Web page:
Lord Iveagh's estate extended to over 400ha and included a small private golf course. A path leads south from the south-east corner of the woodland down the valley through an area known as The Hanger to the linear spring-fed lake situated c 800m south-west of the house. Here was the Japanese Iris Garden, noted for its Iris kaempferi, and a variety of ornamental specimen trees and shrubs including Spirea gigantea and Bamboos (Gardeners' Chronicle 1924). The land to the north-east of the lake was used to grow a variety of moisture-loving plants (B Strudwick pers comm, 1999). Much of the area between the woodland garden and the lake is now occupied by the enlarged golf course and few garden features remain; this area is excluded from the site here registered.


The Head Gardener's house is situated at the north-west corner of the site, backing onto the west boundary wall of the north lawn. There was an extensive range of glasshouses, some of which remain, as does an area of fruit trees. A vegetable garden is situated between the eastern boundary of the north lawn and The Bothy. It is thought (B Strudwick pers comm, 1999) that the lawn bounded by the colour gardens may at one time have been used as a productive garden. The small herb garden was situated in this area also (Gardeners' Chronicle 1924).


Gardeners' Chronicle, (19 July 1924) pp 45-6; (22 November 1924), p 347; (31 August 1957), pp 150-1

E Parker, Surrey Gardens (1952), pp 206-8

Country Life, 123 (13 March 1958), p 496; 135 (7 May 1964), pp 1118-19

P Coats, Great Gardens of Britain (1967), pp 252-6

'Country home with a three acre lawn!', Wallington and Carshalton Advertiser, 29 June 1973

A Crosby, A History of Woking (1982), p 134

A Forsyth, Yesterday's Gardens (1983), pp iv, 46, 53-4, 74


Norden, Map of Windsor Great Park, 1607 (copy held at Surrey History Centre)

OS 6" to 1 mile: 1st edition surveyed 1870, published 1872; 2nd edition published 1897; 3rd edition published 1920; 1934 edition

OS 25" to 1 mile: 1st edition surveyed 1870?1, published 1874; 2nd edition published 1895; 3rd edition published 1915; 1934 edition

Description written: January 2000

Amended: May 2003

Edited: October 2002

Visitor Access, Directions & Contacts

The following is from the Register of Parks and Gardens of Special Historic Interest. For the most up-to-date Register entry, please visit the The National Heritage List for England (NHLE):


Pyrford Court was built on land formerly part of Woking Park, lying within the southern area of Windsor Forest. The land came into the ownership of the earls of Onslow during the 17th century and remained so until 1902 when lands adjoining Pyrford Rough (the home of Sir Charles Dilke, the Liberal Cabinet minister ruined by a notorious divorce), near the northern edge of the park, were offered for sale by auction. It had been intended that the area would be developed for exclusive housing (Crosby 1982) but the auction did not take place, and Lot 55, a 'very attractive, freehold site for residences, ... adjoining Pyrford Common and having a frontage thereto of about 1,020 ft with sandy soil adjoining the grounds of a good House picturesquely planted with Fir and other trees, on a high level and commanding beautiful views' (Sale particulars, 1902) and Lot 56, further to the west, were acquired by the Hon Rupert Guinness, the fourth Earl of Onslow's son-in-law. A new house, Pyrford Court, designed by Clyde Young and later enlarged by the local architect John Hale to the designs of Guinness (created second Earl of Iveagh in 1919) was built in grounds that eventually totalled over 400 hectares. Lady Iveagh (the former Lady Gwendolen Onslow), whose mother gardened at nearby Clandon Park (see description of this site elsewhere in the Register), laid out a series of gardens and pleasure grounds surrounding the house and developed the ornamental woodlands. In the late 1940s the Head Gardener commanded a team of eighteen gardeners (B Strudwick pers comm, 1999). Lady Iveagh was very influenced by the writings of, and may have consulted Gertrude Jekyll (1843-1932) who lived not far away at Munstead Wood (see description of this site elsewhere in the Register) near Godalming.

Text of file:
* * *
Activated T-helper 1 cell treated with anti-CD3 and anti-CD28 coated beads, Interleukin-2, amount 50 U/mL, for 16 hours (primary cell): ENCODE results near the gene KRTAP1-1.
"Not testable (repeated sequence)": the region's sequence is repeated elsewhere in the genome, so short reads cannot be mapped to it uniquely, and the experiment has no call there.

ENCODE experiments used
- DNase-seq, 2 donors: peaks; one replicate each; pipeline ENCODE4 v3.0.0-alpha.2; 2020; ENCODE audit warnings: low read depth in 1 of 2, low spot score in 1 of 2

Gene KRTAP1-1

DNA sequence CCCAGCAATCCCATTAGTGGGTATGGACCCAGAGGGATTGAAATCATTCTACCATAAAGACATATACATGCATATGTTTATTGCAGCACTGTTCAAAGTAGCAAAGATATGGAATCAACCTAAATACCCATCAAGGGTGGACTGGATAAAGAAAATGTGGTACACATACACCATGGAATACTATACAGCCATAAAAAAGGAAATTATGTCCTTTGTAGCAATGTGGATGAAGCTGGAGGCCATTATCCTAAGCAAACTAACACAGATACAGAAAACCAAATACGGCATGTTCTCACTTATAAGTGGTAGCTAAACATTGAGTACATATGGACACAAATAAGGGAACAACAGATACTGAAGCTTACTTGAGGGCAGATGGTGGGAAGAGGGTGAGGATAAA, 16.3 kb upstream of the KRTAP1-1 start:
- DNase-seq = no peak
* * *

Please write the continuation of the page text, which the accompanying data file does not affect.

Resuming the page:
During the Second World War Pyrford Court was used by the Headquarters Staff of the 20th Guards Brigade. After the death of Lord Iveagh in 1966, the estate passed to the three daughters who became trustees of the Burhill Estate Company. The outlying farmland as well as the golf course which occupies the park remain in corporate ownership. Pyrford Court was sold off separately and, after a period of use as an old people's home, is currently (2000) privately owned, being part office and part single residence. The large stable block to the north-east, known as The Bothy, has been redeveloped as twelve residential units; this also remains in corporate ownership as does the garden to the east. The easternmost lodge is in separate private ownership.


  • 20th Century (1901 to 1932)
  • Early 20th Century (1901 to 1932)
Associated People
Features & Designations


  • The National Heritage List for England: Register of Parks and Gardens

  • Reference: GD1137
  • Grade: II


  • Ornamental Lake
  • House (featured building)
  • Earliest Date:
Key Information





Principal Building

Domestic / Residential


20th Century (1901 to 1932)





Open to the public


Electoral Ward